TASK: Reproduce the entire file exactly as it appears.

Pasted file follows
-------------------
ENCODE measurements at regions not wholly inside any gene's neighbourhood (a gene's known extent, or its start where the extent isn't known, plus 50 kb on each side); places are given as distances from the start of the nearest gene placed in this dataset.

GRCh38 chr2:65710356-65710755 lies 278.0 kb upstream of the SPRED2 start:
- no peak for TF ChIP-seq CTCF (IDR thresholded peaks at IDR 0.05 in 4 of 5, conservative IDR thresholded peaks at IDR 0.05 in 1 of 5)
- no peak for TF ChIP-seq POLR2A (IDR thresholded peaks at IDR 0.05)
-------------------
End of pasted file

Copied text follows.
ENCODE measurements at regions not wholly inside any gene's neighbourhood (a gene's known extent, or its start where the extent isn't known, plus 50 kb on each side); places are given as distances from the start of the nearest gene placed in this dataset.

GRCh38 chr2:65710356-65710755 lies 278.0 kb upstream of the SPRED2 start:
- no peak for TF ChIP-seq CTCF (IDR thresholded peaks at IDR 0.05 in 4 of 5, conservative IDR thresholded peaks at IDR 0.05 in 1 of 5)
- no peak for TF ChIP-seq POLR2A (IDR thresholded peaks at IDR 0.05)